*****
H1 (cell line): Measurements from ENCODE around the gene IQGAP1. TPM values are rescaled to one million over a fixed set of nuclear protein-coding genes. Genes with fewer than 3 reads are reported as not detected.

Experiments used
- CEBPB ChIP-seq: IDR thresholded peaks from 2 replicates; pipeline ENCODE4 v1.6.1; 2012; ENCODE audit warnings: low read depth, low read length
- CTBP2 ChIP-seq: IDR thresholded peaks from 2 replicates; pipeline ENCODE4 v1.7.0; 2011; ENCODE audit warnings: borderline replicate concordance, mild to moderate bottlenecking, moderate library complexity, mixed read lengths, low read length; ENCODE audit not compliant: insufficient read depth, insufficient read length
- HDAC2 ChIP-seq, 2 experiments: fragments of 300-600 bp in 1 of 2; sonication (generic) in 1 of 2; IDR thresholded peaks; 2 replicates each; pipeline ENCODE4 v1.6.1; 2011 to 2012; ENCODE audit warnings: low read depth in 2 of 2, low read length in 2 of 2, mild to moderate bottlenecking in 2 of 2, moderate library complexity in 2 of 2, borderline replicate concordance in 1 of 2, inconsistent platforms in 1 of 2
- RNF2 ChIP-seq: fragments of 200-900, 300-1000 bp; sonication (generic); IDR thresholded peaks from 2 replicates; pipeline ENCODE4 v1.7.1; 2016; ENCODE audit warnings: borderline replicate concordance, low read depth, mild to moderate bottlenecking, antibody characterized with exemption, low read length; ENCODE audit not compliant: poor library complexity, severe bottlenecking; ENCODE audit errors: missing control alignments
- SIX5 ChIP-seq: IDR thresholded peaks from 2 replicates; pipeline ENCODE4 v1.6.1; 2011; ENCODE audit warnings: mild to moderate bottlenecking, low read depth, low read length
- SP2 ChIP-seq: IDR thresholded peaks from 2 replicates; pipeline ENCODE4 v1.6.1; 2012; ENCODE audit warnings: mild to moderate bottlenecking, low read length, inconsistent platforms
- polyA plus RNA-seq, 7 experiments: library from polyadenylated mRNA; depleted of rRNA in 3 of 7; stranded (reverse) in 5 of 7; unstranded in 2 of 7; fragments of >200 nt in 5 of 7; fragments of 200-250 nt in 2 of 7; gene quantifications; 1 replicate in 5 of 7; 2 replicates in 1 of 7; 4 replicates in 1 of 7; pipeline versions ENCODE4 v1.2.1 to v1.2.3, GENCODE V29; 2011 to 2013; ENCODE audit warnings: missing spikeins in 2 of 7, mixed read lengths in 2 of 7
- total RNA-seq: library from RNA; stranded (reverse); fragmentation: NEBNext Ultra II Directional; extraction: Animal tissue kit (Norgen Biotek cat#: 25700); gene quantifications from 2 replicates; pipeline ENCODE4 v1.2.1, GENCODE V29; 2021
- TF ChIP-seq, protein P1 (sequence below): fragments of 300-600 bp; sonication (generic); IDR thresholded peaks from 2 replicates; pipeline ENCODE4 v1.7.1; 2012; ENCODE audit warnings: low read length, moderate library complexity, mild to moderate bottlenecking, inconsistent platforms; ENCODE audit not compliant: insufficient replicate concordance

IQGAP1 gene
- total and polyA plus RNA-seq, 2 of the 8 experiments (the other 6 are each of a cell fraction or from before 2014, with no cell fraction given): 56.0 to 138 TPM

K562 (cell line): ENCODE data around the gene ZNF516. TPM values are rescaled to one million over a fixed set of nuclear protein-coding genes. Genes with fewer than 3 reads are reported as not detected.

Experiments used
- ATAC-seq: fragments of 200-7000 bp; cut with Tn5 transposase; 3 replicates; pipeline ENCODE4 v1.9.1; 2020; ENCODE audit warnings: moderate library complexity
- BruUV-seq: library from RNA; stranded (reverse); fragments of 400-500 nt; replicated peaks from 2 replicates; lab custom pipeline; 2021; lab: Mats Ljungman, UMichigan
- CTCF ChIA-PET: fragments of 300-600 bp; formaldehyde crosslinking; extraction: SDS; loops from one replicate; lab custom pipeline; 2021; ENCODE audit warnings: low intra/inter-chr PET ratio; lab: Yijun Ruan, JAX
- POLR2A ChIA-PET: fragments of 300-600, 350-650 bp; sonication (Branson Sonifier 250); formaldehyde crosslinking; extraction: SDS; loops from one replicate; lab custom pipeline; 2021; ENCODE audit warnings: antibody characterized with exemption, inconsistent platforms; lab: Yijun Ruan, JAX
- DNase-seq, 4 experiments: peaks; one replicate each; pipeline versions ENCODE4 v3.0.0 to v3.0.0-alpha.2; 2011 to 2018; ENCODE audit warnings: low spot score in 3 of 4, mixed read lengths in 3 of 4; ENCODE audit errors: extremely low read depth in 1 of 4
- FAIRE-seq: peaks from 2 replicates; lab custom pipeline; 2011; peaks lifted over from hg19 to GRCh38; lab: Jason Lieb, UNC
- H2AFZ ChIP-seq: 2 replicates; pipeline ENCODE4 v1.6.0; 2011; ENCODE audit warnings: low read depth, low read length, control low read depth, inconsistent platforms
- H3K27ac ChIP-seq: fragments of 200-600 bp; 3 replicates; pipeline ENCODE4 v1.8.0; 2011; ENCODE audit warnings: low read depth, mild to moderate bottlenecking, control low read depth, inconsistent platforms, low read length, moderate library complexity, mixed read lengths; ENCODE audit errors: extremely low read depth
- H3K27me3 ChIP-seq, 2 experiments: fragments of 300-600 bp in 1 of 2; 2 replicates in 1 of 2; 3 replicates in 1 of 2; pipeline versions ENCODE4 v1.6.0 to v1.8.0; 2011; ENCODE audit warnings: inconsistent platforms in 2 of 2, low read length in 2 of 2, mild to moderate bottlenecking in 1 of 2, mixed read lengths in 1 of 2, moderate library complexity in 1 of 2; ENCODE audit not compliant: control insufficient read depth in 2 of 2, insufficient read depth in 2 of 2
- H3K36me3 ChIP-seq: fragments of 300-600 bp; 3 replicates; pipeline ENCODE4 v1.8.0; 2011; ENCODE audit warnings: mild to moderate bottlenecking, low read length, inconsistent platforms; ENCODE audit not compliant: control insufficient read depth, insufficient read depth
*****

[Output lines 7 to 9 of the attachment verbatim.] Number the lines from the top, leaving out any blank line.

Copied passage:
- SIX5 ChIP-seq: IDR thresholded peaks from 2 replicates; pipeline ENCODE4 v1.6.1; 2011; ENCODE audit warnings: mild to moderate bottlenecking, low read depth, low read length
- SP2 ChIP-seq: IDR thresholded peaks from 2 replicates; pipeline ENCODE4 v1.6.1; 2012; ENCODE audit warnings: mild to moderate bottlenecking, low read length, inconsistent platforms
- polyA plus RNA-seq, 7 experiments: library from polyadenylated mRNA; depleted of rRNA in 3 of 7; stranded (reverse) in 5 of 7; unstranded in 2 of 7; fragments of >200 nt in 5 of 7; fragments of 200-250 nt in 2 of 7; gene quantifications; 1 replicate in 5 of 7; 2 replicates in 1 of 7; 4 replicates in 1 of 7; pipeline versions ENCODE4 v1.2.1 to v1.2.3, GENCODE V29; 2011 to 2013; ENCODE audit warnings: missing spikeins in 2 of 7, mixed read lengths in 2 of 7